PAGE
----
Deidre Allen

Spokane, Wash.

More Balance Please -- Your Dec. 26 article, "Water Warriors," by Jane Fritz, had the potential to present a balanced view of a contentious issue, but was greatly diminished by a lack of background research and an excess of unsubstantiated claims.

The article contained several early errors, one of which was the claim that Bill Martin was a forester. A temporary job as a tree planter does not by any means qualify one to the title of "forester." Forestry is a skilled occupation, requiring years of supervised professional experience and often a four-year degree in forestry.

Also, in the same paragraph, a comment was made about plants along a stream being used to indicate recent disturbance events. One certainly wouldn't need to be a forester to identify the plants or the recent disturbance events.

Although if one were a geomorphologist or hydrologist, he or she would probably have a better handle on how much of this disturbance was actually due to natural stream behavior. One of the common fallacies plaguing the environmental movement today is the apparent belief that natural ecosystems would stay the same forever if humans weren't around.

This is not to say that the disturbances in this particular stream weren't connected to human activities such as ASARCO's mining or Martin's streamside home-building, but there was certainly no evidence making this link in the article. For that matter, no real evidence was offered anywhere in the article regarding stream quality.

Ironically, the very next section of the article states that Martin is currently a stonemason, which likely requires the quarrying of the rocks he uses in his work -- also known as mining. This quartzite rock is correctly known as the Revett formation and is quite common to the Inland Northwest -- any regional geology text would have provided this information.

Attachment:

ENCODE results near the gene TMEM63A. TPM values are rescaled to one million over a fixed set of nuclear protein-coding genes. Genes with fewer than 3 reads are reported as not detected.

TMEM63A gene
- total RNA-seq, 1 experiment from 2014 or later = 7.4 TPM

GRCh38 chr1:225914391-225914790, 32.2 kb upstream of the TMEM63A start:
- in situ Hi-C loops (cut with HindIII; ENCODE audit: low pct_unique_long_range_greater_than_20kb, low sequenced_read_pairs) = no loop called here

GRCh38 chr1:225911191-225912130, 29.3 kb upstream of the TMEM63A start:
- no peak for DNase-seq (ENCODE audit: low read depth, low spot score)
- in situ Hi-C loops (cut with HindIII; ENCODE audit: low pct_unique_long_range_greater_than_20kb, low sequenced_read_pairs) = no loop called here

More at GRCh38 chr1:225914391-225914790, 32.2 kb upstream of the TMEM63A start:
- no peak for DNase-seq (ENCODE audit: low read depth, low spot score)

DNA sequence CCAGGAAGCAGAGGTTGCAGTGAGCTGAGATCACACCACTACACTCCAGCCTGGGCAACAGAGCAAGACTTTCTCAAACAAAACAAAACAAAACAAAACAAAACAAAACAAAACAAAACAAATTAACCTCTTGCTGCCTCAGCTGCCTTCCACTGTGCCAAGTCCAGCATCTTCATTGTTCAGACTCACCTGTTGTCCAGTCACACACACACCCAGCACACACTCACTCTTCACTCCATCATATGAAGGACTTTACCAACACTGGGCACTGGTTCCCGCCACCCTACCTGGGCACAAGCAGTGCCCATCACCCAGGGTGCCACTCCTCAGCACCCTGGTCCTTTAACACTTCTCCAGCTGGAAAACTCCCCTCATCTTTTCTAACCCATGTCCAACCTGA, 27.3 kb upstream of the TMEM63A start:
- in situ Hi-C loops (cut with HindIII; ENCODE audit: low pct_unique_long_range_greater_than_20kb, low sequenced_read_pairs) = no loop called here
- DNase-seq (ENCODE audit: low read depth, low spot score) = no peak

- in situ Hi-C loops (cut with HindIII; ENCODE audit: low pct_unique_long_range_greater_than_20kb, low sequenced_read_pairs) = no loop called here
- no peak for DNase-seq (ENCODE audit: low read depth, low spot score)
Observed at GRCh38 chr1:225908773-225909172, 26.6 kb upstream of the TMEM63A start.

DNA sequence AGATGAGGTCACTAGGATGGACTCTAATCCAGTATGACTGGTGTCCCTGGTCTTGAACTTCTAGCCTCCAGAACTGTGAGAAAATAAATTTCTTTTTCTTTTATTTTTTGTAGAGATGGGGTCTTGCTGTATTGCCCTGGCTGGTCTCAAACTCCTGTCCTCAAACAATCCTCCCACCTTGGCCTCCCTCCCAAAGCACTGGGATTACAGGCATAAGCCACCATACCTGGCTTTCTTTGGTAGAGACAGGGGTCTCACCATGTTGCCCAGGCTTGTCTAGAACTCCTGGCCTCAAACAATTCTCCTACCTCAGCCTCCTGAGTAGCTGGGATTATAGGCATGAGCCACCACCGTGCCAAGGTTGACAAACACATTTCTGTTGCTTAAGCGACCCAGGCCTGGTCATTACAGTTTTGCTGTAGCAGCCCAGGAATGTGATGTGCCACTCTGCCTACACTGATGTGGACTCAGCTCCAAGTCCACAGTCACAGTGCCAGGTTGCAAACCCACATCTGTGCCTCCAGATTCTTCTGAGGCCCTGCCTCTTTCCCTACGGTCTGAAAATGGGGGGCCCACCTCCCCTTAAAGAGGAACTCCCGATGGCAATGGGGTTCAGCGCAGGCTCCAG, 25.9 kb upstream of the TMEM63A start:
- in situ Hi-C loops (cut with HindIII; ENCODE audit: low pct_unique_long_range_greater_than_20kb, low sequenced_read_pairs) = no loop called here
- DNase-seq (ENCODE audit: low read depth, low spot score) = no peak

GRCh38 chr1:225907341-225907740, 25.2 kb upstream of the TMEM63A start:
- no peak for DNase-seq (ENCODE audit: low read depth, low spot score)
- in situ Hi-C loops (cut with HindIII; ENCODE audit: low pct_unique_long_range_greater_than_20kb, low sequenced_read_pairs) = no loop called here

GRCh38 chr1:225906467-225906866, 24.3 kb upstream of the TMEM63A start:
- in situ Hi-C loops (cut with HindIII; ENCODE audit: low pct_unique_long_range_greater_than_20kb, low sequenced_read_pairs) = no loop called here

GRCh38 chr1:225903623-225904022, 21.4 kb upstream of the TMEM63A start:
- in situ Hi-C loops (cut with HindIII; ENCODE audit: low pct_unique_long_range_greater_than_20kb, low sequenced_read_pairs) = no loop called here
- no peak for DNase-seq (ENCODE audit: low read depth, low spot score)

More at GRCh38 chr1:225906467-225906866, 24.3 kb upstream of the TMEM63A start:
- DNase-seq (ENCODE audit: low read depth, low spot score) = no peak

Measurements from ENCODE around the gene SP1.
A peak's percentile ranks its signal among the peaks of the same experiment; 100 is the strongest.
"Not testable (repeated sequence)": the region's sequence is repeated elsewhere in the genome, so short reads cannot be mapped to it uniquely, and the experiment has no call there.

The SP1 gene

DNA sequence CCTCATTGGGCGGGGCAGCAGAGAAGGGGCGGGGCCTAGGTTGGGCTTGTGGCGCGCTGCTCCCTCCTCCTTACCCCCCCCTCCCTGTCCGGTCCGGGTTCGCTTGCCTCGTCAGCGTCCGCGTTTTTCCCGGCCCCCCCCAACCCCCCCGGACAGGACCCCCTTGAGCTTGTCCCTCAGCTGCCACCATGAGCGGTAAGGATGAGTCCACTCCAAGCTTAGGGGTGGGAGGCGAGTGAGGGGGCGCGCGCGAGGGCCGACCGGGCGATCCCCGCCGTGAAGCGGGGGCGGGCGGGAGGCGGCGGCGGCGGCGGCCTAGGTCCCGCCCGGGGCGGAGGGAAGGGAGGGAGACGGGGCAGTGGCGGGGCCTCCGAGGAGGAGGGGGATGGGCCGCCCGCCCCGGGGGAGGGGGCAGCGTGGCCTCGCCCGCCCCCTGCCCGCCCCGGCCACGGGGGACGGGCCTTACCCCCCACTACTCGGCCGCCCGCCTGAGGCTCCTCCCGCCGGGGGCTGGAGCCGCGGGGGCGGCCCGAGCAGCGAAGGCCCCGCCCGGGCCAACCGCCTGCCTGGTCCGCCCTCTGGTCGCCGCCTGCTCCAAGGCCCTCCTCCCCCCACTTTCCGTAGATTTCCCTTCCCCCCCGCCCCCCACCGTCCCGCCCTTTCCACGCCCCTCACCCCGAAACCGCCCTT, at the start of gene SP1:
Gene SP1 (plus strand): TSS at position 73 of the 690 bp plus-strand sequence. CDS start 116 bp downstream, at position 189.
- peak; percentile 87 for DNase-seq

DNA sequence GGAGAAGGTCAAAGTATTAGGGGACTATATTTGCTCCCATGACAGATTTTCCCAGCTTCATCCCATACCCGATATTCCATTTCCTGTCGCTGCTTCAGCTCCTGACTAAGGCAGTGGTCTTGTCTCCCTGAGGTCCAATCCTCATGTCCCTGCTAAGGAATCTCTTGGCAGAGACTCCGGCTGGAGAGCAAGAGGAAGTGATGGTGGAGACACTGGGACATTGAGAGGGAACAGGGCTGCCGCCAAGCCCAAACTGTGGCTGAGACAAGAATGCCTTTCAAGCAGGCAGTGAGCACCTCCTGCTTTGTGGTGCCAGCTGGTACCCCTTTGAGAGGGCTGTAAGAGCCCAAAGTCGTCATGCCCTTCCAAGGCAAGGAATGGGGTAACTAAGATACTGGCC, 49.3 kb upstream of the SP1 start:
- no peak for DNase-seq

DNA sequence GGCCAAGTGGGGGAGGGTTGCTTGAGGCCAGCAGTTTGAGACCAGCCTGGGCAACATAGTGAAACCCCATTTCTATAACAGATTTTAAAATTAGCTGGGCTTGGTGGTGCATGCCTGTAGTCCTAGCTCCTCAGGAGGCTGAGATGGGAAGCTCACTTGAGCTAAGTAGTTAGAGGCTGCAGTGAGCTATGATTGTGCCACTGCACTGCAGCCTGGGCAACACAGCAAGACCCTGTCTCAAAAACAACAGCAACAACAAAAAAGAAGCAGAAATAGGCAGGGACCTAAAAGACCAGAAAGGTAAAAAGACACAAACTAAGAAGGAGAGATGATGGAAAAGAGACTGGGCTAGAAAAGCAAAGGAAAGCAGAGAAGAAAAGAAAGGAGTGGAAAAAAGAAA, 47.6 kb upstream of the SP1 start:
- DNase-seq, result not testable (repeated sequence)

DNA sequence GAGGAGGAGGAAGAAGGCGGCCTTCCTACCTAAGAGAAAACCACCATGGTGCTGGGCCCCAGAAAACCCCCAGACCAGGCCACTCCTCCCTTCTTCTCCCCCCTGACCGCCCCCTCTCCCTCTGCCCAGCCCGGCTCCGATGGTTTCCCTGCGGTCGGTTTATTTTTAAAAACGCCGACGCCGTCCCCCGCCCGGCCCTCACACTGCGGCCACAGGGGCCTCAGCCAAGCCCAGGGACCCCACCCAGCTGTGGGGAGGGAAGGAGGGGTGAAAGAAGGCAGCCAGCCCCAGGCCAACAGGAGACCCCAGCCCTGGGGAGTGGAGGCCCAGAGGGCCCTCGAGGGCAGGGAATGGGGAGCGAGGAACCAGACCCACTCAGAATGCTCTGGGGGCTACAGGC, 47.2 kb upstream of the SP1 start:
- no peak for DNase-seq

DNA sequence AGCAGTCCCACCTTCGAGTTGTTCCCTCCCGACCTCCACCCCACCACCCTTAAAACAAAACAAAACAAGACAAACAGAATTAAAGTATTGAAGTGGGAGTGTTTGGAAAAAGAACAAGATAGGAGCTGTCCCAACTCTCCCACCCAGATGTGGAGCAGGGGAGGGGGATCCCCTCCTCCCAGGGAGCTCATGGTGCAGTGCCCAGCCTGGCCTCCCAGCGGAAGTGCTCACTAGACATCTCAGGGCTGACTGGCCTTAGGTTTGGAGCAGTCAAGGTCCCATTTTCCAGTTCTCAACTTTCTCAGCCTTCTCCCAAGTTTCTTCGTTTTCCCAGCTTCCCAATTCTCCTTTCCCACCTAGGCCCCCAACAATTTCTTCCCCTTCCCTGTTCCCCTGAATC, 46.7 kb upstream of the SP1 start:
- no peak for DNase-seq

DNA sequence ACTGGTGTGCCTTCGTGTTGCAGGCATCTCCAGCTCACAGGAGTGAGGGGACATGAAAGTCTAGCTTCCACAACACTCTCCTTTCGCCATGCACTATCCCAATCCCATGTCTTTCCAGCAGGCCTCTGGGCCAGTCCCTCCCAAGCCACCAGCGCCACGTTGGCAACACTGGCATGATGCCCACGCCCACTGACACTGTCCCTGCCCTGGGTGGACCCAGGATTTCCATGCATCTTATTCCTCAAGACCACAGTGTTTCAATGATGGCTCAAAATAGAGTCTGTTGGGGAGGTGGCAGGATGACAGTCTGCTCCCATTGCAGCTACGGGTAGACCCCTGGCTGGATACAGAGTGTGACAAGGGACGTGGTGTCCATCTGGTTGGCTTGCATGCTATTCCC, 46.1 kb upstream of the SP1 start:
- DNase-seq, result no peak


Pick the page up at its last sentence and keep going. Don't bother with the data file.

Unfortunately the article then went on to offer several paragraphs of hearsay and rumor, much of it from persons who, like Martin, wish to have their own streamside havens and then complain about other people's use of what they have come to regard as their personal resources.

In the future I would like to see at least some attempt to provide a researched, balanced view of such issues -- these sorts of error-ridden diatribes simply misinform the public and muddy the issues which the environmental community is trying so hard to resolve together with public and private resource managers.

Mariann Johnston

Potlatch, Idaho

Crosswalks Going Away? -- In a Q & amp; N feature in late November, you mentioned vigilant reader Louis Sims who noted the lack of paint on the city streets, especially the crosswalks. It might interest Sims, other readers and The Inlander that the City of Spokane traffic engineers are planning to remove or not repaint 800 of the city's 1,200 crosswalks -- this on the reasoning that most pedestrian/auto collisions occur in painted crosswalks, and apparently on the assumption that the pedestrian has a false sense of security when the crosswalk is actually painted.

Something that the engineers seemed to have overlooked is the notion that most pedestrians cross where they are legally required; the crosswalk. Statistically speaking, that is where most of the collisions will occur. The city should not remove crosswalks, but rather enhance them.

In addition to well-marked pedestrian crossing, a universal signal that the pedestrian intends to cross and increased driver awareness that they must stop when a crosswalk is occupied will increase pedestrian safety.

Traffic engineers seem to not realize that "traffic" is all forms of transportation, not just cars. Though their primary focus should be the car, they often overlook pedestrians and bicycles in favor of the almighty auto. Keeping the crosswalks painted will reduce the city's liability in such collisions, thereby keeping the staff of risk management happy.